To understand this section of the Book of Hebrews, it is essential to understand the concept of a covenant, as it underlies the whole of Biblical theology. One the best ways of defining a covenant is that it is a legal way of defining a relationship, whether between two people or groups of people, or between God and his people. In the Bible, there are three different types of covenant:
1. Parity Covenant
This is a covenant between two people of approximately equal status. The two parties
negotiate and arrive at the terms of the agreement, forming a partnership. An example is marriage
between husband and wife, and the covenant between Jacob and Laban (Gen 31:44).
2. Suzerainty Covenant
The whole book of Deuteronomy is structured like a suzerainty covenant, which was a covenant that is imposed on smaller nation by a more powerful ruler, who had conquered that nation. Both the king and the people would take on certain obligations, but the smaller nation had no choice but to accept and keep the terms of the covenant, or be a transgressor if they broke it. There were blessings for obeying the covenant and curses for breaking it. The Mosaic covenant is understood as being based on a suzerainty covenant, where God made a covenant with his people Israel on Sinai (Ex 24) and renewed in the land (Josh 23:16-28), where God makes the covenant and the people take an oath to obey as a covenant of law.
3. Covenant of Promise
This is a legally binding promise given from one side only, from God’s side. God made promises to men. It is not two-way agreement. God made it, swears to it, fulfils it and man only receives the benefits of it. When God takes the oath, it becomes a covenant of grace. There are no conditions on our side. Examples are the Abrahamic and New Covenants (Heb 6:17-18, Gen 15:7-20). In Gen 15:12-21, God passed through and between the halved animals and took the oath while Abraham was asleep. This covenant was fulfilled in Jesus and although God never broke this covenant, he was crucified for the people’s lack of faithfulness to the Mosaic covenant. This covenant is a picture of God in his grace and man in his sin. God imposed on himself an obligation to deliver mankind. It is a sovereign administration of grace, not a contract, as God says that it has no conditions. Blood is shed because atonement demanded a blood sacrifice. An innocent life must pay for sin.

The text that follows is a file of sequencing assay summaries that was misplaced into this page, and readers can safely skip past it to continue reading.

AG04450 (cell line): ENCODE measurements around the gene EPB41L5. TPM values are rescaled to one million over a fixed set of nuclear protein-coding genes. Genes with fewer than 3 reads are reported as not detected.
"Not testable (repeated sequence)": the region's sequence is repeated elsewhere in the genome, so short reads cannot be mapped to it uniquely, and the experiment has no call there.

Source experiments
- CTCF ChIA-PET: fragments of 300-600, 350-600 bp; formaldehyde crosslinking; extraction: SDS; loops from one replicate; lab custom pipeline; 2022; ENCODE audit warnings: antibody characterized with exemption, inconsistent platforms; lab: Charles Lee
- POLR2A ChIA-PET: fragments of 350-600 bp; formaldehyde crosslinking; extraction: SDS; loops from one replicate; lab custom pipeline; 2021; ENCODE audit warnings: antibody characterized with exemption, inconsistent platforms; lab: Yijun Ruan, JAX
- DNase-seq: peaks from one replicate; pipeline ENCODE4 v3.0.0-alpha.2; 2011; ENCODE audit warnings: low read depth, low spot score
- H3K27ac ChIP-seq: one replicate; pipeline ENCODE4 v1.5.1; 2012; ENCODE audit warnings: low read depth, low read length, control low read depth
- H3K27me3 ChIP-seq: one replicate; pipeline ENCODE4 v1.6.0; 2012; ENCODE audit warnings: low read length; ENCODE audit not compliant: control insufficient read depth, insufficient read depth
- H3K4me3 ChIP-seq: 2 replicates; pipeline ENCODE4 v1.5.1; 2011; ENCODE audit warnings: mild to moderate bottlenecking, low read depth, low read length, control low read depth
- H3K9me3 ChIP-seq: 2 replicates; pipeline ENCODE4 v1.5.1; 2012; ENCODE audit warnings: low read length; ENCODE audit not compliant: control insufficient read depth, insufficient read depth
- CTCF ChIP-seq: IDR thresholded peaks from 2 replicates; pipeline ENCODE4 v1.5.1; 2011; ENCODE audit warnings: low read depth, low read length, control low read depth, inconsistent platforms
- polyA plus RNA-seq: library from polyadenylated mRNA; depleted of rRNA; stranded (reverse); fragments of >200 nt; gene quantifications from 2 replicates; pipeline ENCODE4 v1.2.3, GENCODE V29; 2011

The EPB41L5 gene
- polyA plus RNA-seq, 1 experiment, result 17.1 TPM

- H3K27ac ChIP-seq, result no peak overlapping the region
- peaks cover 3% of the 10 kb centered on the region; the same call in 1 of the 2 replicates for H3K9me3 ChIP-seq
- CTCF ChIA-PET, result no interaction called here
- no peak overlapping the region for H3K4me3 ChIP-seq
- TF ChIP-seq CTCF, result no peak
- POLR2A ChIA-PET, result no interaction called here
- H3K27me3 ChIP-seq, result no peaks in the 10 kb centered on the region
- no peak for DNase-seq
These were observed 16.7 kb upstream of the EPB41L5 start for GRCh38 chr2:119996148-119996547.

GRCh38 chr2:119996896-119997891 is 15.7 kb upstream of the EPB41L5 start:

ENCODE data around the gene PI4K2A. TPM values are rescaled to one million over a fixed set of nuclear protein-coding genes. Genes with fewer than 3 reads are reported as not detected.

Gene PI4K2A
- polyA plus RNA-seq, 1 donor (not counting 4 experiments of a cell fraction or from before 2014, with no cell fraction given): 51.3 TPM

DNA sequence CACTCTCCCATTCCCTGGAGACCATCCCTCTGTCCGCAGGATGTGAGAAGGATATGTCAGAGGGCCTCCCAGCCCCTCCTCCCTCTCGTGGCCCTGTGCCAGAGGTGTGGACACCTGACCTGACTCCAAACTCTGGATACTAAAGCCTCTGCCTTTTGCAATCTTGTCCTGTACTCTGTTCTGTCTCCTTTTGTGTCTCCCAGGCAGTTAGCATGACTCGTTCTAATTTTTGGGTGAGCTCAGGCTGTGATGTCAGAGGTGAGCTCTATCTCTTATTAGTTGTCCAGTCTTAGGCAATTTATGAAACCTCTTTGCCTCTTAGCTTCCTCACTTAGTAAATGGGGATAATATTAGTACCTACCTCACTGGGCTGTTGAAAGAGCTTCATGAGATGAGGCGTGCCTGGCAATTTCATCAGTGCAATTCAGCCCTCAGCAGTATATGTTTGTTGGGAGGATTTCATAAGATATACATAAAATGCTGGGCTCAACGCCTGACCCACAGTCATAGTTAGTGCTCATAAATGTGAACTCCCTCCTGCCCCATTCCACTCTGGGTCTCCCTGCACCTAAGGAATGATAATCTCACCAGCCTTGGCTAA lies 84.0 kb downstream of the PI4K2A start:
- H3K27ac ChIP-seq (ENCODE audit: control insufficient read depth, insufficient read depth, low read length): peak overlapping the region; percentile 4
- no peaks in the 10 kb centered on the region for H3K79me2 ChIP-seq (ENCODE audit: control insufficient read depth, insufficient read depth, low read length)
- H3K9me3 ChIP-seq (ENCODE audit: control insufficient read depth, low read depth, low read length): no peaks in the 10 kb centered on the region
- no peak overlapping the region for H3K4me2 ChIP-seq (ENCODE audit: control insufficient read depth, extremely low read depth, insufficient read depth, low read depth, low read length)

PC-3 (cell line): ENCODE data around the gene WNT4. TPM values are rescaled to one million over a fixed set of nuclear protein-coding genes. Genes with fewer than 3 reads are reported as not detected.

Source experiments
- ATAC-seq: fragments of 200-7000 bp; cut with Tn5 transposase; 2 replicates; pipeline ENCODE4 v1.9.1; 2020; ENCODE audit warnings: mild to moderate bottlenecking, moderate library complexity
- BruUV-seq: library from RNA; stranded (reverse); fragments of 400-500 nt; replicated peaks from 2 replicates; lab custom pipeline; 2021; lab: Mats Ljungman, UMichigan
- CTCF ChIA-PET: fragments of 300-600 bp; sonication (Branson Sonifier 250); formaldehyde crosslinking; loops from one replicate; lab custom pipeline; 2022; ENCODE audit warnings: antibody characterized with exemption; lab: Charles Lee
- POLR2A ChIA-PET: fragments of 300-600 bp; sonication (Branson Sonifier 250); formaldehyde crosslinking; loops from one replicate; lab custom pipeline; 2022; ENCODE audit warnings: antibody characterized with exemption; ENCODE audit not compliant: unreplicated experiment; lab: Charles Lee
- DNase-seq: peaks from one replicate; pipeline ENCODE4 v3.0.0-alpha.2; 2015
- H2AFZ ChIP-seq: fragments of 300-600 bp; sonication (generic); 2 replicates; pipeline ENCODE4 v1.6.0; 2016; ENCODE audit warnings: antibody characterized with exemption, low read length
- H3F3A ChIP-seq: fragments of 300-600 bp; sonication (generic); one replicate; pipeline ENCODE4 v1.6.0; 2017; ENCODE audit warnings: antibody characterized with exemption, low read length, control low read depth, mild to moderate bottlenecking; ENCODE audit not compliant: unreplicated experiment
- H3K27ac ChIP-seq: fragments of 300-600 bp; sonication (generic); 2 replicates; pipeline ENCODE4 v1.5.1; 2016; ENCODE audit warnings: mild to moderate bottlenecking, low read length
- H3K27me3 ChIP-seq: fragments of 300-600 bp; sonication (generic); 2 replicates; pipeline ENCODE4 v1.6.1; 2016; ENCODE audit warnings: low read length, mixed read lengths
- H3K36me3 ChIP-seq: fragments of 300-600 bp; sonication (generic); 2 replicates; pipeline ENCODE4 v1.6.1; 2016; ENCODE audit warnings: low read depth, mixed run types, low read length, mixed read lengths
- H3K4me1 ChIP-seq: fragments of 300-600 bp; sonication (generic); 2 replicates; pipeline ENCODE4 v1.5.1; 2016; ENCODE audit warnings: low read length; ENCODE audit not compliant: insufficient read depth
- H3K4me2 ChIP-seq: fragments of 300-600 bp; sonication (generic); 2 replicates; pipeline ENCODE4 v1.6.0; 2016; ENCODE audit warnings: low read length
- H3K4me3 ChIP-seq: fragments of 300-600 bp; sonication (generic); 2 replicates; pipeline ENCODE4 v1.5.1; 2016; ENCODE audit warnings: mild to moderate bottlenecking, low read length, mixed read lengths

The Old Covenant replaced by the New (8:1-13)
The problem with the OT covenant was that people swore that they would keep it (Ex 24:3-
7), but they broke it, so God established a New Covenant (Heb 8:8-9). The first covenant needed
someone to guarantee the people’s fulfilment of their oath. Jesus in the New Covenant fulfils the
covenant that he mediates, God makes the covenant, sets the demands and conditions, takes the oath,
and then fulfils the covenant himself.
The Sanctuary (8:1-7)
The author continues his argument by showing that because Jesus was a superior high priest, he established a superior covenant, based on superior promises. He does this by comparing and contrasting the earthly tabernacle set up in the wilderness by Moses, with the true heavenly sanctuary which Moses copied to construct the earthly tabernacle.
The tabernacle was the place of the presence of God in the wilderness, where God dwelt